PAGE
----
Year : 2018  |  Volume : 3  |  Issue : 4  |  Page : 107-112

Efficiency of tight monitoring by nurse practitioners in rheumatoid arthritis patients in remission after treatment with rituximab: study protocol for a randomized, open-label, controlled trial

1 Department of Rheumatology, Rouen University Hospital, Rouen, France
2 Department of Nursing, Rouen University Hospital, Rouen, France
3 Department of Rheumatology, Caen University Hospital, Caen, France

Correspondence Address:
Deborah Lebedieff
Department of Rheumatology, Rouen University Hospital, Rouen
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Source of Support: This study was supported by French Interregional Group of Clinical Research and Innovation (GIRCI)., Conflict of Interest: None

DOI: 10.4103/2542-4157.248608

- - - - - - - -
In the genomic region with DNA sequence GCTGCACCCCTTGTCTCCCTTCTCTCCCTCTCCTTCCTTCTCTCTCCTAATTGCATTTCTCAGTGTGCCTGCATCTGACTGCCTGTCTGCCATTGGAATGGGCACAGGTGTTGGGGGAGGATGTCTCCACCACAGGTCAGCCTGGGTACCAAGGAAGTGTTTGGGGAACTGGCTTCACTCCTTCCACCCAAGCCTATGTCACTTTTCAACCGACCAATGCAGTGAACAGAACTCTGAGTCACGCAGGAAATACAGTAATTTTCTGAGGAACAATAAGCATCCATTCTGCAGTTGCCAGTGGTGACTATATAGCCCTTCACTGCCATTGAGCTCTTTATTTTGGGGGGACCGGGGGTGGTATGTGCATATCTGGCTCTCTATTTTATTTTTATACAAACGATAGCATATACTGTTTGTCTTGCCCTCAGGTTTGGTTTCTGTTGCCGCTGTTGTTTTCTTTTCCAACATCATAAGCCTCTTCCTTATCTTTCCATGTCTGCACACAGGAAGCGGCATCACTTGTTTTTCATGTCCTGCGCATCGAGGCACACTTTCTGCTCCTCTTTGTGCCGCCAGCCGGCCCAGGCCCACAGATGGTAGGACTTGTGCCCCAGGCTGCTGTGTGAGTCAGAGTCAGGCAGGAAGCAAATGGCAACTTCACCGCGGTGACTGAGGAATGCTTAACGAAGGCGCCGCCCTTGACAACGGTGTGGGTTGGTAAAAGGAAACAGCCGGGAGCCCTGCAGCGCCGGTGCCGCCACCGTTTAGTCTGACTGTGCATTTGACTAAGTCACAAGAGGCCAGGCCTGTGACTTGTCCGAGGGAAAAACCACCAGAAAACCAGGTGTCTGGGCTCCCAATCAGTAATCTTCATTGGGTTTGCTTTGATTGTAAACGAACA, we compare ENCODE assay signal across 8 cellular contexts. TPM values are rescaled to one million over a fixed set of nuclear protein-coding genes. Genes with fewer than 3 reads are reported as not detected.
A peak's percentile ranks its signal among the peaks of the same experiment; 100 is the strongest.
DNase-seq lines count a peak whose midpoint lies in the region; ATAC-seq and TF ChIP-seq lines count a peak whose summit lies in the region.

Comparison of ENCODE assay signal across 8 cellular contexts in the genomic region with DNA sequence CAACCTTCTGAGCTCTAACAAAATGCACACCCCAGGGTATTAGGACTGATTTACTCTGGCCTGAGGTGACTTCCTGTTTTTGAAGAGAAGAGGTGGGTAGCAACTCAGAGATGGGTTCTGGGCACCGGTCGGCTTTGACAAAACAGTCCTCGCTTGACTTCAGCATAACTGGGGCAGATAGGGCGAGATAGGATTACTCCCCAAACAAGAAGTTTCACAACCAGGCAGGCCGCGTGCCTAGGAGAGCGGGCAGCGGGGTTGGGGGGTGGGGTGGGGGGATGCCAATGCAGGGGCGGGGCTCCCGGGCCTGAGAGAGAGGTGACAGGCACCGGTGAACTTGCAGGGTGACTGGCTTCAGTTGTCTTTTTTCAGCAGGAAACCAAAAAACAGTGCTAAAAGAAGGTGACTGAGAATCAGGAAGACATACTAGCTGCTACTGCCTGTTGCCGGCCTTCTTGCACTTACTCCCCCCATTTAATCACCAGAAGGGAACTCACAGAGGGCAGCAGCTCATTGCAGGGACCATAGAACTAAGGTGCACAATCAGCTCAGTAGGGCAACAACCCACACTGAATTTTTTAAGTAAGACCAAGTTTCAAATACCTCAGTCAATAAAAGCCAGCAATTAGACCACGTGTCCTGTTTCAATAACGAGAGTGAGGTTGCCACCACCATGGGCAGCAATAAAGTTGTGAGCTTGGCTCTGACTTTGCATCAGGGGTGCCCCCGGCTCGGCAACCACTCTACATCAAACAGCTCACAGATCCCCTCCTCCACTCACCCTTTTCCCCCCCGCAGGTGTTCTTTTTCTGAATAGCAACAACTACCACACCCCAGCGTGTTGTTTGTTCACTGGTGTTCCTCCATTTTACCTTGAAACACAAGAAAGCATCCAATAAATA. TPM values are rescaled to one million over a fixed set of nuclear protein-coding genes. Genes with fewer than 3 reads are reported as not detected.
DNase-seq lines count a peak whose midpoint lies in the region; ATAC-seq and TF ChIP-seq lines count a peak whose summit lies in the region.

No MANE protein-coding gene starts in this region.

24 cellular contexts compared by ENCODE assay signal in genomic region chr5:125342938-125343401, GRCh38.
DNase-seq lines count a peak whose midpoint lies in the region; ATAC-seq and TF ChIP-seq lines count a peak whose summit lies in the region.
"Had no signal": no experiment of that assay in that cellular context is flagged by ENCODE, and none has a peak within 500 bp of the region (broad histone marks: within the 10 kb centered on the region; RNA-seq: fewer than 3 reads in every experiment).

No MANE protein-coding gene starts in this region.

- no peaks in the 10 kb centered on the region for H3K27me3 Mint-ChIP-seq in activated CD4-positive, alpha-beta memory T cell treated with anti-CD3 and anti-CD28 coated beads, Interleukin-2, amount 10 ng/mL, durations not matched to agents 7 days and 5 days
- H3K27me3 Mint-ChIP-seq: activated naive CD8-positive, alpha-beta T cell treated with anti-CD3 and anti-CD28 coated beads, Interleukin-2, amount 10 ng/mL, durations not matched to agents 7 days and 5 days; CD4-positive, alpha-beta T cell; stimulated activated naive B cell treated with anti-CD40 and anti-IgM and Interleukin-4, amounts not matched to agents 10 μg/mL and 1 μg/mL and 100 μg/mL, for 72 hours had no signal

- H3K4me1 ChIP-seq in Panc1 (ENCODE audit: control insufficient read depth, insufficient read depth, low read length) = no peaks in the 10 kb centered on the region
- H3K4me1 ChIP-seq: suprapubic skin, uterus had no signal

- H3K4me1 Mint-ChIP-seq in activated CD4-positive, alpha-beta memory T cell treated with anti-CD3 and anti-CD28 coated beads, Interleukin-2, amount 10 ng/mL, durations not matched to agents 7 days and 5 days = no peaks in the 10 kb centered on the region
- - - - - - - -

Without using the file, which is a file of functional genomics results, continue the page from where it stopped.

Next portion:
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Background and objectives: Rituximab (RTX) is one of the biologics available for rheumatologists to treat patients with rheumatoid arthritis (RA). While the reprocessing procedures for other biologic agents are clearly established, this is not the case for RTX. RTX is currently re-administered when clinical relapse occurs (6 to 18 months after initiation of treatment, beyond 24 months for some patients). However, this reprocessing method is not satisfactory because the resumption of symptomatology is generally detected too late. For patients, this delay can lead to increased doses of background and symptomatic treatments, an altered quality of life due to increased pain intensity, joint swelling, nocturnal awakening and morning stiffness and an aggravation of joint destruction. We hypothesize that tight monitoring by a nurse practitioner of RA patients in remission after treatment with RTX is more effective to detect very early relapse of the disease than follow-up exclusively managed by the attending rheumatologist. Design: A prospective, controlled, randomized, open-label, bicentric clinical trial. Methods: Eighty-eight patients with RA in remission receiving RTX treatment are randomly assigned to an observation group or a control group at a 1:1 ratio. In the control group, patients are followed only by the attending rheumatologist every 3 to 4 months according to common practices. In the observation group, patients are subjected to tight monitoring every month by a nurse practitioner in addition to follow-up by the attending rheumatologist. When increased disease activity is observed (disease activity score based on 28 joints (DAS28)-C-reactive protein (CRP) > 2.7), a new cycle of RTX is prescribed by an independent hospital practitioner. Outcome measures: The primary outcome measure is the value of DAS28-CRP at the time of a new cycle of RTX. The secondary outcome measures are the cumulative dose of glucocorticosteroids and/or non-steroidal anti-inflammatory drugs between two cycles of RTX and quality of life questionnaires. Discussion: This study corresponds to the combined management of RA by a nurse practitioner and an attending rheumatologist. A monthly telephone interview conducted by the nurse practitioner enables discussion on all aspects of the disease and regular follow-up to allow frequent readjustments. Thus, patients with good response to RTX treatment at 6 months might benefit from nursing follow-up alone to detect relapse. Such a practice is easily reproducible for RA patients in clinical remission after other treatments. Ethics and dissemination: This trial was approved by the Northwestern France Ethics Committee (approval number: CPP-SC 02/2016) on June 1, 2016. The study protocol is conducted in accordance with the Declaration of Helsinki, formulated by the World Medical Association. Written informed consent is obtained from all participants. Subject recruitment is underway. Data collection began in May 2017 and will end in May 2021. Dissemination plans include presentations at scientific conferences and scientific publications. Trial registration: identifier: NCT03027999 on January 23, 2017.

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